Kōrero: Cambodians

Whārangi 1. Immigration: refugees and resettlement

Ngā whakaahua

Exodus

Cambodia, in South-East Asia, is bordered by Thailand, Laos and Vietnam, and in 2003 had a population of about 14 million. Cambodia’s population declined dramatically after 1975, as people fled to escape events that began when the Communist group known as the Khmer Rouge came into power. Under the leadership of Pol Pot, the Khmer Rouge eliminated the country’s economic infrastructure and social institutions by abolishing money, schools and private property. They ordered the evacuation of the country’s towns and cities, forcing more than 2.5 million civilians into provincial labour camps. Approximately 1.7 million Cambodians perished from starvation, exhaustion and malnutrition, while others were tortured or executed for being ‘enemies of the state’.

In 1975 about 16,000 Cambodians managed to cross the border into Thailand. The exodus peaked in 1979, with an estimated 270,000 Cambodians walking into Thai refugee camps. It was not until after 1979, when Pol Pot’s regime collapsed, that the magnitude of the refugee crisis became evident. Over the next 13 years, hundreds of thousands continued to flee the country in search of sanctuary in Thailand.

Students and refugees

During the 1970s, 41 Cambodian students arrived in New Zealand on Colombo Plan and Ford Foundation scholarships. They were granted residency in 1976 because of the events in Cambodia.

A few years later the government responded to an international effort to address the Cambodian refugee crisis in Thailand. Between 1979 and 1992, New Zealand accommodated 4,661 Cambodian refugees.

Resettlement

Under the refugee resettlement programme Cambodians were granted permanent residency upon entry in New Zealand. On arrival they were transported to the Mangere Refugee Reception Centre in Auckland, where they stayed for four to six weeks. They were given medical check-ups and clothing, and were taught basic English, before moving out into the community.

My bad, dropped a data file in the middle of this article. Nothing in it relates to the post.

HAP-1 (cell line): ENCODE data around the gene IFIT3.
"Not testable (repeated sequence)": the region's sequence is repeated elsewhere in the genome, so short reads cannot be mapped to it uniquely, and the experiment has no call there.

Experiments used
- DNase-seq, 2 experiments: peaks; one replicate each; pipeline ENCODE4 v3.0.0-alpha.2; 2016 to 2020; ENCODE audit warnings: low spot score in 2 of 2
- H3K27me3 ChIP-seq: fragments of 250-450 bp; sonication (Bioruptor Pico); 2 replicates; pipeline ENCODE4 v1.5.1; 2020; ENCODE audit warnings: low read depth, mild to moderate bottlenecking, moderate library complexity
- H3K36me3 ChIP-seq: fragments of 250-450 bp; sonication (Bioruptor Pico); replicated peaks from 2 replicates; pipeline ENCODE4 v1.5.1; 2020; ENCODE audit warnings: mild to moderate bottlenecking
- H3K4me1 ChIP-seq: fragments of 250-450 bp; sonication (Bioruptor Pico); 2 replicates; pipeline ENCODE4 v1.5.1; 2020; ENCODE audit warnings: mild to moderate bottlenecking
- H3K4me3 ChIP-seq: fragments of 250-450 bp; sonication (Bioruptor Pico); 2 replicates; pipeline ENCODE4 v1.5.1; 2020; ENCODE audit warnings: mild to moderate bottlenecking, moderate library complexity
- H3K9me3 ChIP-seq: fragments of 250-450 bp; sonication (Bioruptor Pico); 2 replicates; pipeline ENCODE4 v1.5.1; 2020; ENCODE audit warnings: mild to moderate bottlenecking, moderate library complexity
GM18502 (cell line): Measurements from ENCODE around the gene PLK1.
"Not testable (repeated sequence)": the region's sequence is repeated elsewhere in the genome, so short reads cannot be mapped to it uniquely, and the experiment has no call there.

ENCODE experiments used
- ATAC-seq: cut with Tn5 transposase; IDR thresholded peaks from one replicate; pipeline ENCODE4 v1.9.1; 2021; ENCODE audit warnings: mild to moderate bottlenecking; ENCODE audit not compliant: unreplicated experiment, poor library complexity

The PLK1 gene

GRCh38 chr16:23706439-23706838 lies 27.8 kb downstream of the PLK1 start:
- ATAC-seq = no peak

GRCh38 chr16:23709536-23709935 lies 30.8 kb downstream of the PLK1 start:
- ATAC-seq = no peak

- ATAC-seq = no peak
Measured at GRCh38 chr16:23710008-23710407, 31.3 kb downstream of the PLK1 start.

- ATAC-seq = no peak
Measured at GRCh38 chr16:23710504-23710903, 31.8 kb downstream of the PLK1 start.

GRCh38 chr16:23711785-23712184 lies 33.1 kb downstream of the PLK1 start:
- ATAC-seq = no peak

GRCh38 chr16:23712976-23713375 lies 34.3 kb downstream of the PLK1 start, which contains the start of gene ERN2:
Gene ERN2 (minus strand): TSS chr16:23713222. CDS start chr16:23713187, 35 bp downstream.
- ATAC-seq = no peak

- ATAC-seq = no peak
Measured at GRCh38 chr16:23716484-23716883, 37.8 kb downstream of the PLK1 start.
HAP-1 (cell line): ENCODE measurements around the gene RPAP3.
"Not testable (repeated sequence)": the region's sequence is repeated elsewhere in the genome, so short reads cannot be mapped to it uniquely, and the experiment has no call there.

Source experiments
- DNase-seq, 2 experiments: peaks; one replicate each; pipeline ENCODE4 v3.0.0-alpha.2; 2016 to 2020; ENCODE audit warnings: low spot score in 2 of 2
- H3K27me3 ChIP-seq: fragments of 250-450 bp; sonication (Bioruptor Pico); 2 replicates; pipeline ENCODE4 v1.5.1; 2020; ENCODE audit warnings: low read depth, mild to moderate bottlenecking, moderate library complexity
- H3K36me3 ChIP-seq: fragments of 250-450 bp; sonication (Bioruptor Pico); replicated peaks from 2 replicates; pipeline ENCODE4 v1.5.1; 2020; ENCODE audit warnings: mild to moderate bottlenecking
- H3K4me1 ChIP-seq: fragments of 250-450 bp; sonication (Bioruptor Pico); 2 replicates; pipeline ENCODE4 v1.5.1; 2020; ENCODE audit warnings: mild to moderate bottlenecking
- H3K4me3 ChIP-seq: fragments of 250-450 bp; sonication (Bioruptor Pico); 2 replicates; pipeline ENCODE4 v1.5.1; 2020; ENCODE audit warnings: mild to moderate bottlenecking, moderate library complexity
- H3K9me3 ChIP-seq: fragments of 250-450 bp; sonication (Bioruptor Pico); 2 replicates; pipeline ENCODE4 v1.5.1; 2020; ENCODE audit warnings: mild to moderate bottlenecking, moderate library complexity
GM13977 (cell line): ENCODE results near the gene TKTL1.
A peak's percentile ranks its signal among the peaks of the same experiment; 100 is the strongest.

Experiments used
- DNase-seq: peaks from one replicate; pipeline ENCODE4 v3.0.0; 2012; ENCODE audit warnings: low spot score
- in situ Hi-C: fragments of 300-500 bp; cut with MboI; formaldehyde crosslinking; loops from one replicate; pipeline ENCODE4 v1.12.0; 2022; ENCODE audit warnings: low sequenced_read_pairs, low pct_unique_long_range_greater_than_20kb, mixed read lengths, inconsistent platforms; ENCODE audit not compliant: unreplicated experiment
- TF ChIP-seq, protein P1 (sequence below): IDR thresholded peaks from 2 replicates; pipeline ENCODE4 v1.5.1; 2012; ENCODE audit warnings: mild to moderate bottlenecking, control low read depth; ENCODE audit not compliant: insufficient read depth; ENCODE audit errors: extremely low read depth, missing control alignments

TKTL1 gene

Escaping Cambodia’s Killing Fields

Bouy Oan Ing and her daughter arrived in 1980. They had been interviewed by a New Zealand immigration selection team the year before in a refugee camp in Thailand. In New Zealand Oan worked as a field counsellor, helping other refugees settle. Her husband had taught at Cambodia’s Phnom Penh University before Pol Pot’s soldiers killed him. As Oan recalls:

‘They took him away about 9 o’clock one night saying that he was to work in another village. But in those times when the soldiers took you away at night they always killed. Everyone was afraid at night.’ 1

Once refugees left the centre they were placed under the care of volunteer sponsors who provided support during the resettlement process. A large proportion of Cambodians settled in the North Island, mainly in Auckland, Hamilton and Wellington. Many who had initially settled further south in Palmerston North, Christchurch and Dunedin slowly drifted to the main North Island cities for greater employment opportunities, a warmer climate and larger Cambodian communities. The wish to be closer to compatriots prompted about 10% of the population to migrate to Australia.

In 2013 Auckland had the largest population of Cambodians, with 4,188 people. Wellington followed with 1,704, and Hamilton had 1,410.

Kupu tāpiri
  1. From Anthony Haas and others, eds, People like us: celebrating cultural diversity. Wellington: Asia Pacific Books and the Government Printer, 1982, p. 71. › Back
Me pēnei te tohu i te whārangi:

Man Hau Liev and Rosa Chhun, 'Cambodians - Immigration: refugees and resettlement', Te Ara - the Encyclopedia of New Zealand, http://www.TeAra.govt.nz/mi/cambodians/page-1 (accessed 21 October 2019)

Story by Man Hau Liev and Rosa Chhun, published 8 Feb 2005, updated 30 Mar 2015